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Popular in Food

Steak on the Grill

Grab your tongs and get ready to put some fire into your backyard cooking career.

Make your favorite steak even better by cooking on the grill.

1. Pick the right cut. The route to a great steak -- whether you grill with gas or charcoal -- begins at the meat counter. Buy steaks that are 3/4 to 1-1/2 inches thick -- any thinner and the inside will get overcooked more quickly than expected. Also, the most tender and flavorful steaks are the ones with the most marbling -- which is the tiny white flecks and veins of fat within the meat. You'll most likely find either select- or choice-grade meat at your store; select-grade meat has less fat, choice more. Some specialty butchers and supermarkets also offer prime beef, which has even more marbling.

2. Read before you cook. If you haven't done so recently, get out the manual that came with your grill. It's full of necessary information that will help you be the best backyard chef on your block. And take note, the cleaner your cooking surface, the better your steaks will taste. We suggest you scrub with a wire brush when the grill is hot; the best time is after you're done cooking.

3. Season. Take the steak out of the refrigerator, shake on your favorite seasoning blend or pepper, and brush or rub the steaks with olive oil or cooking oil; it will lessen sticking and help create steak-house-style grill marks. Save the salt until after grilling.

4. Keep the fire moderate. A steady, medium temperature is the key to success. If using charcoal, put in enough coals to make one layer on the bottom of your grill. After they're lit, allow coals to burn until covered with gray ash (a stage called medium coals). Make sure you preheat the cooking grill over the coals for 3 to 5 minutes before the meat goes on, then immediately start grilling (charcoal stays at the right steak-cooking temperature about 45 minutes). For gas grills, adjust your controls to what the manufacturer recommends.

5. Follow the chart. Cook steaks the minimum time suggested on cooking charts. With tongs, turn them once halfway through the cooking time. If they're sticking, leave them on another minute to cook slightly more and then gently lift until they release from the grill.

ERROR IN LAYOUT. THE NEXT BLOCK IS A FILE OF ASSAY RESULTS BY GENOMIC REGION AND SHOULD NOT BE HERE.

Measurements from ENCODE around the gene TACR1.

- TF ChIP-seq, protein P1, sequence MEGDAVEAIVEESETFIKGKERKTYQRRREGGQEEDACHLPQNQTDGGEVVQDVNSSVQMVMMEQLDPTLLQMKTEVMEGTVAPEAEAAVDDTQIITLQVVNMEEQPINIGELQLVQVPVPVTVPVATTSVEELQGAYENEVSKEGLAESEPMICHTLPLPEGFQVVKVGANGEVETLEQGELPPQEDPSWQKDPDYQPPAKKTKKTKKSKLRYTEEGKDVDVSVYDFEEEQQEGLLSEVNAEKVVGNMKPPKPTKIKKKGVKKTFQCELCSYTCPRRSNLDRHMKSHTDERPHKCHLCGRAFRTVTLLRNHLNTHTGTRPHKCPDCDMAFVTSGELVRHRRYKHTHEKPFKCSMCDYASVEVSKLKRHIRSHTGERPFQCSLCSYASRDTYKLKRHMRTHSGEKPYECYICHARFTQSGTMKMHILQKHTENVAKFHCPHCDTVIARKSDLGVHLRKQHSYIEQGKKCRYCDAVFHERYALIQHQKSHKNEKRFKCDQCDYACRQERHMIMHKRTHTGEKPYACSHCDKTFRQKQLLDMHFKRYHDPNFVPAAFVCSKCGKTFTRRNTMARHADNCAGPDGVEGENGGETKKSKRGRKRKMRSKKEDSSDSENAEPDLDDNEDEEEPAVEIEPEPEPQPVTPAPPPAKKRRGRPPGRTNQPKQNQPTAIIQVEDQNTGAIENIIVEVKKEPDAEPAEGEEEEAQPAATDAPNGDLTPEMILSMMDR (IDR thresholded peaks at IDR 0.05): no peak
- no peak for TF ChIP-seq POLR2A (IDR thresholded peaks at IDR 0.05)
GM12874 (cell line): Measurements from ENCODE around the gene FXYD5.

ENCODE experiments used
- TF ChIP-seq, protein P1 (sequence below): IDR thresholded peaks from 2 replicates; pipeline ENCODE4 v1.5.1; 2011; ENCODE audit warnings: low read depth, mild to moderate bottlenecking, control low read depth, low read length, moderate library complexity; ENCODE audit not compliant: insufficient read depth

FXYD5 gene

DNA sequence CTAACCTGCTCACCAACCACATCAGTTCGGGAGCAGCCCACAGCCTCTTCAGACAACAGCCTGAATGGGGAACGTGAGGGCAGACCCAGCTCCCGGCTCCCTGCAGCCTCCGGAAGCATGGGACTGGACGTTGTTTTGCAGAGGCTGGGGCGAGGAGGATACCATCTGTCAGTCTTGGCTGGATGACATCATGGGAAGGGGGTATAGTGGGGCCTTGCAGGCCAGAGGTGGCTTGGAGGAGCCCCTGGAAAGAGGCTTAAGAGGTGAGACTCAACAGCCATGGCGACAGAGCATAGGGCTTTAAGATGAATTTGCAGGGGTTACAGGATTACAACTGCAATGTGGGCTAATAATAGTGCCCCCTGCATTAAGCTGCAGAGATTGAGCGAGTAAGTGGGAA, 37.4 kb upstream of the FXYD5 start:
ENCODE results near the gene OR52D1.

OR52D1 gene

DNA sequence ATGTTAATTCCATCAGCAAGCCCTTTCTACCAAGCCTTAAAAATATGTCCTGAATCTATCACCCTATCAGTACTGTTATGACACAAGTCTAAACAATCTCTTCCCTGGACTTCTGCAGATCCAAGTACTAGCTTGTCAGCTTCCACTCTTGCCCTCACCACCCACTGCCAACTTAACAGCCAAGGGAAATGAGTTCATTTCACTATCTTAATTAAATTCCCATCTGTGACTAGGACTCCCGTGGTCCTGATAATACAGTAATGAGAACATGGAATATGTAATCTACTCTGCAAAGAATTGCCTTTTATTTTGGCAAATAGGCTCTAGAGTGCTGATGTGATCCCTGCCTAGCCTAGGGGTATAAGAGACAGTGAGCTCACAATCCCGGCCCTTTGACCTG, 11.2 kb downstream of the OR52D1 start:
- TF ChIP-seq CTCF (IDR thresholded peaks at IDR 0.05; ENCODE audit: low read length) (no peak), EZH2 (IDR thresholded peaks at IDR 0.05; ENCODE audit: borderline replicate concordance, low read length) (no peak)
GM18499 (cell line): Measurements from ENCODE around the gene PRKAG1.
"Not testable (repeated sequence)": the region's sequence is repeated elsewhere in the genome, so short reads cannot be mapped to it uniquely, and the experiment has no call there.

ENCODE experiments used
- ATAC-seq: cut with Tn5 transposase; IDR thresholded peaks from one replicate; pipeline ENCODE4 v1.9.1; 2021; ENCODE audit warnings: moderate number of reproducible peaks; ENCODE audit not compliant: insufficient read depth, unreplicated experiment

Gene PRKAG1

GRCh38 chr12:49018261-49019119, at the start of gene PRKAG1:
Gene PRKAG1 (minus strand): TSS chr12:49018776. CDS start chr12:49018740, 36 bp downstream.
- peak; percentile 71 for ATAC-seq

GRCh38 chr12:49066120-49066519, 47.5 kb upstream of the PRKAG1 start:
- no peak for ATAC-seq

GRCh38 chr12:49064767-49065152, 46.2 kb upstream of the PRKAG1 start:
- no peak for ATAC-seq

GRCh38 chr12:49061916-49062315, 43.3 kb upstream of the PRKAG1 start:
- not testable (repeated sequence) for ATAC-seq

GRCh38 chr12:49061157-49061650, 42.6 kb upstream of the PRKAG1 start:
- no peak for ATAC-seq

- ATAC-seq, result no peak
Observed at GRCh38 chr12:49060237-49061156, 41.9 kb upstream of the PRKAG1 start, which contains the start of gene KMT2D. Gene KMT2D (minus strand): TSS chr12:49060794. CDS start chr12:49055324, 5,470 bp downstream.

Steak Times Chart

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If the steaks are not quite done, just pop them back on the fire for two or three more minutes. When the time is up, either cut into one of the steaks for a peek, (that's the steak you'll give yourself) or use an instant-read thermometer inserted horizontally into the meat. The USDA doesn't recommend serving steaks that are less than medium rare, and well-done steaks are usually drier and less tender. A steak is rare at 140 degrees F and well-done at 170 degrees F. For steaks thicker than 1-1/2 inch, remove from the grill when a thermometer registers 5 degrees F under the desired doneness. Cover with a loose tent of foil and the steak will continue cooking to the right degree of doneness. Once meat comes off the grill, let it stand for 5 to 10 minutes -- covered with foil.


If coals flares up, move the meat away from the flames (and reduce heat on a gas grill), or put the lid on the grill until the flames die out. And never put water into a flaming grill; you can cause steam burns or spread the fire.

T-Bone Steak

1. The T-bone and the Porterhouse are very similar. They're both made up of two other cuts -- a top loin and a tenderloin -- with the t-shaped bone in the middle. (The porterhouse has a larger tenderloin.)

Top Sirloin

2. Top Sirloin is firmer and slightly lower in fat than the other four.

Top Loin

3. The Top Loin, also called a New York or Kansas City strip, among other names, is tender and among the leanest.


4. As the name implies, Tenderloin is often singled out as a very tender cut. It also has the mildest taste of the steaks shown here. It tastes best if not cooked beyond medium.


5. A Ribeye is a very flavorful steak, almost like eating grilled roast beef. This is a good cut for those who prefer a result more toward well-done.


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